And when ye reap the harvest of your land, thou shalt not wholly reap the corners of thy field, neither shalt thou gather the gleanings of thy harvest. And thou shalt not glean thy vineyard, neither shalt thou gather every grape of thy vineyard; thou shalt leave them for the poor and stranger: I am the Lord your God.
Built into the Law of Moses were practical ways to help those in need. Whenever crops were harvested, the people of Israel were commanded to leave some of the grain behind, particularly the grain that fell to the ground. This allowed the poor to glean—to gather the leftover grain.
In the United States we throw away over 30 million tons of food every year. Approximately a third of all the food in our shopping cart or what we order in restaurants will never see the inside of our stomachs. It will be scraped into trash cans or will just sit in a dark corner of the fridge until, years beyond its sell-by date, it starts to evolve into an entirely new life form.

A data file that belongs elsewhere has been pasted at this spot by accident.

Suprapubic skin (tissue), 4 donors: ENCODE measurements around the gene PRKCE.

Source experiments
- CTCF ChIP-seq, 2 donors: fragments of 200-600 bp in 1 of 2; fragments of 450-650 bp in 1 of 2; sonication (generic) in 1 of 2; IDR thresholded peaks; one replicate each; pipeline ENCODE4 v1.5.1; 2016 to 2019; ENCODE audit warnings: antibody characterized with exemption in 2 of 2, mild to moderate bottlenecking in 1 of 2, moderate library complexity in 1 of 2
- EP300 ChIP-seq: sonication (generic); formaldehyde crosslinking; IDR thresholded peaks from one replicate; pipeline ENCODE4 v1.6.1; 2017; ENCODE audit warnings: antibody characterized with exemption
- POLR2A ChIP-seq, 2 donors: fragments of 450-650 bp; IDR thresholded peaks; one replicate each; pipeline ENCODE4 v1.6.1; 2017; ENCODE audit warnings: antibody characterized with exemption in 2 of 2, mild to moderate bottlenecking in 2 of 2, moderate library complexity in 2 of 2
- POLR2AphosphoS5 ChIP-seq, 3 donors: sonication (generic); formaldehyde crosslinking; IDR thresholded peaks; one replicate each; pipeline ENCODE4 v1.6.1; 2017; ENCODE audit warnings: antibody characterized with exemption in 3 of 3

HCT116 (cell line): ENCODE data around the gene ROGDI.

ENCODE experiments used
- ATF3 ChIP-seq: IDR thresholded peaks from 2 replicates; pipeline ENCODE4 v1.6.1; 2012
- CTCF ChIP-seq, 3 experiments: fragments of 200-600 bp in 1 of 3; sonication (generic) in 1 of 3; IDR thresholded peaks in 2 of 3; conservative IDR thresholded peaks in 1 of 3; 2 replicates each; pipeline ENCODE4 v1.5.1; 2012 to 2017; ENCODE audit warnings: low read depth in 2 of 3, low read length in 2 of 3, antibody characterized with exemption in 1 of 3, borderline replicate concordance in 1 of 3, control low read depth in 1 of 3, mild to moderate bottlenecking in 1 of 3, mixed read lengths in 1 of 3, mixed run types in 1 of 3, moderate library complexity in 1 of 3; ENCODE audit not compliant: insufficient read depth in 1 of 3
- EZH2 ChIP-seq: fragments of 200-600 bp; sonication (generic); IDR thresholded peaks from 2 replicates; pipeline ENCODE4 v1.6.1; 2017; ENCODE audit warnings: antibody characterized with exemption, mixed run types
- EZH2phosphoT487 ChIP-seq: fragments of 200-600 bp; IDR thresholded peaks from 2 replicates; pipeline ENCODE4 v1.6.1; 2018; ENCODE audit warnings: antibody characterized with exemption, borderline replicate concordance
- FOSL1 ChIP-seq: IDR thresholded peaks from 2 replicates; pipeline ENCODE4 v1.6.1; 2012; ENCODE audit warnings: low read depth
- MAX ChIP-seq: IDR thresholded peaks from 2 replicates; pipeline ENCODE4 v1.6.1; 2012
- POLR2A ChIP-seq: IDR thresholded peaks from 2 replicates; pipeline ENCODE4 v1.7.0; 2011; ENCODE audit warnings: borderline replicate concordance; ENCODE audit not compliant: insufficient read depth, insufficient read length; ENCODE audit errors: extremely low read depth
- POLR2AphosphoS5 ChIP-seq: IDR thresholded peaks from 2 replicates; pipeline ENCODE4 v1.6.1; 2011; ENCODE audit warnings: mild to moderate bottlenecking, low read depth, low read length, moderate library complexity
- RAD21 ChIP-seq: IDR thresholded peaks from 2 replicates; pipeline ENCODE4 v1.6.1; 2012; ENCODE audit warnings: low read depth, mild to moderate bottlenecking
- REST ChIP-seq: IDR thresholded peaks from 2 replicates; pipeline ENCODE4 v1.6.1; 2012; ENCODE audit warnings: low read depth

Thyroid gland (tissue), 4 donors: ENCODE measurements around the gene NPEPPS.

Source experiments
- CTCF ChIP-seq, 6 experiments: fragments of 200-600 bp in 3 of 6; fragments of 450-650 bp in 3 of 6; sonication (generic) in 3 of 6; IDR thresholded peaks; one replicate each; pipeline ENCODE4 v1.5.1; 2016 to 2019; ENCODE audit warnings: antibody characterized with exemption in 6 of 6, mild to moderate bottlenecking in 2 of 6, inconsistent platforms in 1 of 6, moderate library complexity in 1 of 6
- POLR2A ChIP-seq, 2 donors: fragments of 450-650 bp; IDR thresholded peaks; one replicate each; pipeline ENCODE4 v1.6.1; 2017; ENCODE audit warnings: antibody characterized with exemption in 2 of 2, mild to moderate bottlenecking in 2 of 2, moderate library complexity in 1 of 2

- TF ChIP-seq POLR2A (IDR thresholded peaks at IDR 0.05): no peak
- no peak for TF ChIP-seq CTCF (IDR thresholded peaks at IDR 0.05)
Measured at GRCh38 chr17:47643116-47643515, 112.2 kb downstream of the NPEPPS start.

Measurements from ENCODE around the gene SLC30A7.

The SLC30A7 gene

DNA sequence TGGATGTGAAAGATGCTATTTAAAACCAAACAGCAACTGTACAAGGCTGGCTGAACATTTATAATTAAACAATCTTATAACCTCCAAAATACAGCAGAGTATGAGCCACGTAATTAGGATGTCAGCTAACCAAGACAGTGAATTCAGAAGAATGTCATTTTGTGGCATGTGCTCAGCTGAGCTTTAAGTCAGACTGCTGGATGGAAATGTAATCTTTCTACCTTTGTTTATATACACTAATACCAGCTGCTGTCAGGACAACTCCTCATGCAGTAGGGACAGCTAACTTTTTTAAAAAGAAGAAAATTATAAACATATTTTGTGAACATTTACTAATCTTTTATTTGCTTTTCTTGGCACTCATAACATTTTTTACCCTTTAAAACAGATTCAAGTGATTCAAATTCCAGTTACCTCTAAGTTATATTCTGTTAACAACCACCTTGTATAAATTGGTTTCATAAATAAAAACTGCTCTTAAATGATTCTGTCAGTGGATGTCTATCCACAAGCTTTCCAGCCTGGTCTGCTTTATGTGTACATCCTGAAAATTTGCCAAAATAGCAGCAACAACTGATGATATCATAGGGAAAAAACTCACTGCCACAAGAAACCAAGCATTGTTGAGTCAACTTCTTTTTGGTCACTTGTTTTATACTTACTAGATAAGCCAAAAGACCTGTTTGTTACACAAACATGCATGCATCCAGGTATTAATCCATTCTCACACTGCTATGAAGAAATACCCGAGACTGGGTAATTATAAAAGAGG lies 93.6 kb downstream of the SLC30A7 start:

Leviticus shows us a different way to deal with unwanted food. It was not to be wasted, but put to good use. When he fed the 5,000, Jesus collected the leftovers, too, so they could be given away (Mark 6.34–44).
Why do you think God gave his people the responsibility of providing for those in need, rather than miraculously providing for them? What is God asking you to “leave behind” for the poor? A portion of your paycheck? Your food? Your time?
Invite someone to dinner who may have trouble making ends meet. Find out what it costs to feed a family for a week in another part of the world. Send that amount to a charity that provides for the poor in that country. Pray: Lord, thank you for rain on the hills, grass for cattle, plants for our food, grain for our health, oil for our skin and sweet fruit to cheer us up. All this comes from you, Lord God, for all of us to share.